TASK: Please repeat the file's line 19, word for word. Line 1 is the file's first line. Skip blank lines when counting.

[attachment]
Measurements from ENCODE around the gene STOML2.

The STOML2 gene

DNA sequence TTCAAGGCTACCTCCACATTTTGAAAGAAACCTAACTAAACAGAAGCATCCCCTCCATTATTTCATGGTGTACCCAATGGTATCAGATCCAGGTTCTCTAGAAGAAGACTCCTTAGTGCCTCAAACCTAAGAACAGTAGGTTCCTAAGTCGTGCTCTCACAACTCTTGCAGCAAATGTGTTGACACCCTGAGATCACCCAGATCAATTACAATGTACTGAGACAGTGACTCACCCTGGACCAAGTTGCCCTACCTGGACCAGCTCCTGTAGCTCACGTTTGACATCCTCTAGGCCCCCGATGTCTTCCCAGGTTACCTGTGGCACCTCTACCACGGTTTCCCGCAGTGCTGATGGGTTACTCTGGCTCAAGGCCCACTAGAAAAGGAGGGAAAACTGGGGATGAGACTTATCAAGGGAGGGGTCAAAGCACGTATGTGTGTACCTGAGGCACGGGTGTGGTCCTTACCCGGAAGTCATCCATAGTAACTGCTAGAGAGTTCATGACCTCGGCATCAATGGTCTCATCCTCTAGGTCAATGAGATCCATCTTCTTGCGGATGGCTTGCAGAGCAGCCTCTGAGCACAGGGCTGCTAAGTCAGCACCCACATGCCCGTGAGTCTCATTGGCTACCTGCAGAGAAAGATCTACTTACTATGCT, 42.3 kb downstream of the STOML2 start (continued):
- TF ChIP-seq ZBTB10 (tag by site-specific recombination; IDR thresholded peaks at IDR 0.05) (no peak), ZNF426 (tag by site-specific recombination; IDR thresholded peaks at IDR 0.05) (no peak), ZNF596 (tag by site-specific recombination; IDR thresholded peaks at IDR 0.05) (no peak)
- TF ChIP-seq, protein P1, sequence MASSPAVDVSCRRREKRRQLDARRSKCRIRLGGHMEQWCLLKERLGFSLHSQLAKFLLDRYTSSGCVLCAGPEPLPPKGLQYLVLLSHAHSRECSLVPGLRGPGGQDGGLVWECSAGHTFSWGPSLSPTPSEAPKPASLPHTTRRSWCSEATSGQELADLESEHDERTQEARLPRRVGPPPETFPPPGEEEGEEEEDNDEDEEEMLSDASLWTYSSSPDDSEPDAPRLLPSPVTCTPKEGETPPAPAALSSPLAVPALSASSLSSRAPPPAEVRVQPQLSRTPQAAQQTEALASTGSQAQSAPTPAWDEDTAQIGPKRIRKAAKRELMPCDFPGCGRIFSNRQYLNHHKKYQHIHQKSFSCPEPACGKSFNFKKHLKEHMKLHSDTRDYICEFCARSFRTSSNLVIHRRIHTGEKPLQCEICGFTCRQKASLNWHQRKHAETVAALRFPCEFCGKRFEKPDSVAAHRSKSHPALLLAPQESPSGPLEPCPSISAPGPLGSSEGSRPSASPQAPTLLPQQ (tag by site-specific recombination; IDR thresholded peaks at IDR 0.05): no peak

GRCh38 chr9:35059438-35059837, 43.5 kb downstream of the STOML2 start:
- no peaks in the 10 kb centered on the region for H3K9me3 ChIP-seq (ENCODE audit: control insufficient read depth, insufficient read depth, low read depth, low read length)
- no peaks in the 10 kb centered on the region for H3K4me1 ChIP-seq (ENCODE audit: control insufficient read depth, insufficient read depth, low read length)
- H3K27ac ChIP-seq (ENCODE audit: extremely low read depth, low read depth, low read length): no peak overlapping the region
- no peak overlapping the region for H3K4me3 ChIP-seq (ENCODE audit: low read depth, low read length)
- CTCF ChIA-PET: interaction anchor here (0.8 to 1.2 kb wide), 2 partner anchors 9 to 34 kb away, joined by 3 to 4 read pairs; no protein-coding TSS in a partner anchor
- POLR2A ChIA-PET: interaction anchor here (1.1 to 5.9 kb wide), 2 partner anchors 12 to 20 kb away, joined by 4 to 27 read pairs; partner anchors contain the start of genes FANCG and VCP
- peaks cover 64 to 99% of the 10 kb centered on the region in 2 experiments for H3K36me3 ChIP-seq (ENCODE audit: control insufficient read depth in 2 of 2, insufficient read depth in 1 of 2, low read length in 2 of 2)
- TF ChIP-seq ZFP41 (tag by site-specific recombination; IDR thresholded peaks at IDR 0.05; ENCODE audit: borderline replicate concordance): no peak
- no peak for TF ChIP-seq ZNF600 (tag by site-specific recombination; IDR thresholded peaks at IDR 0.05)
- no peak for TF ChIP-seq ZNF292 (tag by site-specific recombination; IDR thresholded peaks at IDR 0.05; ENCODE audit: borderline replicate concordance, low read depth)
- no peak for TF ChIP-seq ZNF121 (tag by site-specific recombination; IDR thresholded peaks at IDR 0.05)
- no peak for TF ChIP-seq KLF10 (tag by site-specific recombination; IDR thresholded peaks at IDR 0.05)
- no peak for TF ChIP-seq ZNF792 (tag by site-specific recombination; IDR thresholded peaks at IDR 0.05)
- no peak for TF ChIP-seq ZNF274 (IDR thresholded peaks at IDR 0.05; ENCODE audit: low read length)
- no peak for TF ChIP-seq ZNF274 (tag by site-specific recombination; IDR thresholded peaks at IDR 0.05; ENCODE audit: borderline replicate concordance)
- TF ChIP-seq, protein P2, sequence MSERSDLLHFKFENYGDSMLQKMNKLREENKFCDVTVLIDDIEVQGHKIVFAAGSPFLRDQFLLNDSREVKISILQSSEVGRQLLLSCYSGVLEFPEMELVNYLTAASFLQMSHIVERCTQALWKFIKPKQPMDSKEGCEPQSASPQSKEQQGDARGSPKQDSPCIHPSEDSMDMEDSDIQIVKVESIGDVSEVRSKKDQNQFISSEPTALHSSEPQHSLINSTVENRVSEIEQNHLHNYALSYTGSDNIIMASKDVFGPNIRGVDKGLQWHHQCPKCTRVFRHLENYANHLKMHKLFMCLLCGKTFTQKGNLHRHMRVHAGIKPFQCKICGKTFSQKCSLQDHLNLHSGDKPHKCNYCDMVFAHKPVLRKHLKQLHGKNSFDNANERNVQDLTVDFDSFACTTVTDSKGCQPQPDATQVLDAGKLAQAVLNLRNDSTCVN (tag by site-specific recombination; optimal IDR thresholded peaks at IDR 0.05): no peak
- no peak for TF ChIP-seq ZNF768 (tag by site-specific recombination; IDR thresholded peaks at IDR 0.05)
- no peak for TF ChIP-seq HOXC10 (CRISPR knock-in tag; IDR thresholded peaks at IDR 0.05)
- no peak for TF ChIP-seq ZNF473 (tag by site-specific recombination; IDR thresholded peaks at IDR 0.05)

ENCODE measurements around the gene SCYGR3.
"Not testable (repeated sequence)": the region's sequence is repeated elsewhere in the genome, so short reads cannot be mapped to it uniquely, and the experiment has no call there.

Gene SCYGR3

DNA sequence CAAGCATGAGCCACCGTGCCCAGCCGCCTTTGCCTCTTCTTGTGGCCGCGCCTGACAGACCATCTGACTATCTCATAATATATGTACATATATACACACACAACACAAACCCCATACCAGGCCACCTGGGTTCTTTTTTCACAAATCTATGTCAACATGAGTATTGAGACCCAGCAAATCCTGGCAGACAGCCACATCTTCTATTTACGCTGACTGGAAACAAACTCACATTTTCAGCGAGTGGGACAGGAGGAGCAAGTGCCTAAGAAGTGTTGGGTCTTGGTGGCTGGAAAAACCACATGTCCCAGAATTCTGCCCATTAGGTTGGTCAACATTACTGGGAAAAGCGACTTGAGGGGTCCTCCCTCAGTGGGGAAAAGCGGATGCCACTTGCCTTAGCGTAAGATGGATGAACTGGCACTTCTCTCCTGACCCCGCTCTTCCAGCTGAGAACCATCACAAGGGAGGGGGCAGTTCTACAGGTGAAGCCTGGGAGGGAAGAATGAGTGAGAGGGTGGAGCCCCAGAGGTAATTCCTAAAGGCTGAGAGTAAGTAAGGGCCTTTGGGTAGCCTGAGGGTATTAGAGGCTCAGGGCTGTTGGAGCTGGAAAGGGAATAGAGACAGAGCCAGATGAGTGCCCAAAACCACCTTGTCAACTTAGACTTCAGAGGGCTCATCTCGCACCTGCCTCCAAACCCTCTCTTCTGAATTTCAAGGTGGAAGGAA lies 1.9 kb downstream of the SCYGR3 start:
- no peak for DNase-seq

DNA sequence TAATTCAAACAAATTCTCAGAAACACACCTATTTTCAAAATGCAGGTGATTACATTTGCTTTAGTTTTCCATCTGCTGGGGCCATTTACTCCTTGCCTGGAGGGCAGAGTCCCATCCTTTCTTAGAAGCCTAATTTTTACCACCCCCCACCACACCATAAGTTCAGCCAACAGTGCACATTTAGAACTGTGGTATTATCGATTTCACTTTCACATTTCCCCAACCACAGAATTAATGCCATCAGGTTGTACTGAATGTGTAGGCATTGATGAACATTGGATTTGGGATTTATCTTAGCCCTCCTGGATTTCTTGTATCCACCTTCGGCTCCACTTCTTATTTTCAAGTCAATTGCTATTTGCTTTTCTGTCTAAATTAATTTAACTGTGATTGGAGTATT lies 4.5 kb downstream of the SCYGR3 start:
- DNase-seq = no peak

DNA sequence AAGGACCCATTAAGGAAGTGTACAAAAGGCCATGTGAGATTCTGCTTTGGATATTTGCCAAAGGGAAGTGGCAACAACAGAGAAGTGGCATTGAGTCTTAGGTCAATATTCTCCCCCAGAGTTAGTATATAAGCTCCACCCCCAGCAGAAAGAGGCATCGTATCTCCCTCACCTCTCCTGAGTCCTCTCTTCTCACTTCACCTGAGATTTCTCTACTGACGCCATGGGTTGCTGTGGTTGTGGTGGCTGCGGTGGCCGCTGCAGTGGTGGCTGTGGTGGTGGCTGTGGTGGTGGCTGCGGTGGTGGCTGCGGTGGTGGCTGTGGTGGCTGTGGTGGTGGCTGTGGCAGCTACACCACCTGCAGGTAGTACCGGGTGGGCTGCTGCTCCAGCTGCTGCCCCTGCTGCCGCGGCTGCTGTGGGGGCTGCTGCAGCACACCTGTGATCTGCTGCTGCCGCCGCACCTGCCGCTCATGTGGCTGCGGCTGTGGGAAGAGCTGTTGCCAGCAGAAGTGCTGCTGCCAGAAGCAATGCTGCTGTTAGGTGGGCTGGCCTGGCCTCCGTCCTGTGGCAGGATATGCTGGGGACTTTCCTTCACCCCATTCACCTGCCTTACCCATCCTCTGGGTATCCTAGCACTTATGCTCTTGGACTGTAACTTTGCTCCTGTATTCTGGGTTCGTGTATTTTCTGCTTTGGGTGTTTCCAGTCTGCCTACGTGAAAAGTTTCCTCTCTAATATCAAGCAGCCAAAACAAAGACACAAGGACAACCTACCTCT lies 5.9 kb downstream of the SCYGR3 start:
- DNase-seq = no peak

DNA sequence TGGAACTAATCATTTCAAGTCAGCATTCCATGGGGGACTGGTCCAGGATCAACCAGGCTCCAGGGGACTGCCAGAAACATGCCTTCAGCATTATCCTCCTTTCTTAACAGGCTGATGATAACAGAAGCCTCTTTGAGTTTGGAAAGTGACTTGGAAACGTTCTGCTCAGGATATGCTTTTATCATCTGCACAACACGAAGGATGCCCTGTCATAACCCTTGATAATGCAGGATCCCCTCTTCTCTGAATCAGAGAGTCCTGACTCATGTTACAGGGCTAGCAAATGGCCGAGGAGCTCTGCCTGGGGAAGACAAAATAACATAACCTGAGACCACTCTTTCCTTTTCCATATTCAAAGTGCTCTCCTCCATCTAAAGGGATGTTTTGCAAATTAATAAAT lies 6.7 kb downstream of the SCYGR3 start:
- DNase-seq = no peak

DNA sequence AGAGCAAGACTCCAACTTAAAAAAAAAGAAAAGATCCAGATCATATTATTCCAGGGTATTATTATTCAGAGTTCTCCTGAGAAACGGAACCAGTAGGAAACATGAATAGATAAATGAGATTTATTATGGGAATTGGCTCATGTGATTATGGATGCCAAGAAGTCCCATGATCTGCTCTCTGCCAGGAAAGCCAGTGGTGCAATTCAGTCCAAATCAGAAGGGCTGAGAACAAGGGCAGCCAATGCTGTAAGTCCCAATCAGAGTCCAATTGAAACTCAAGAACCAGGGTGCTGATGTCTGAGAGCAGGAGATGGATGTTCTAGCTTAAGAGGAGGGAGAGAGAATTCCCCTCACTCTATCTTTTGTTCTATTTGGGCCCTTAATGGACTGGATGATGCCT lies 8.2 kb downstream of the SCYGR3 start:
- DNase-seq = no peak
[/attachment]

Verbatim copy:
- no peak for TF ChIP-seq ZNF792 (tag by site-specific recombination; IDR thresholded peaks at IDR 0.05)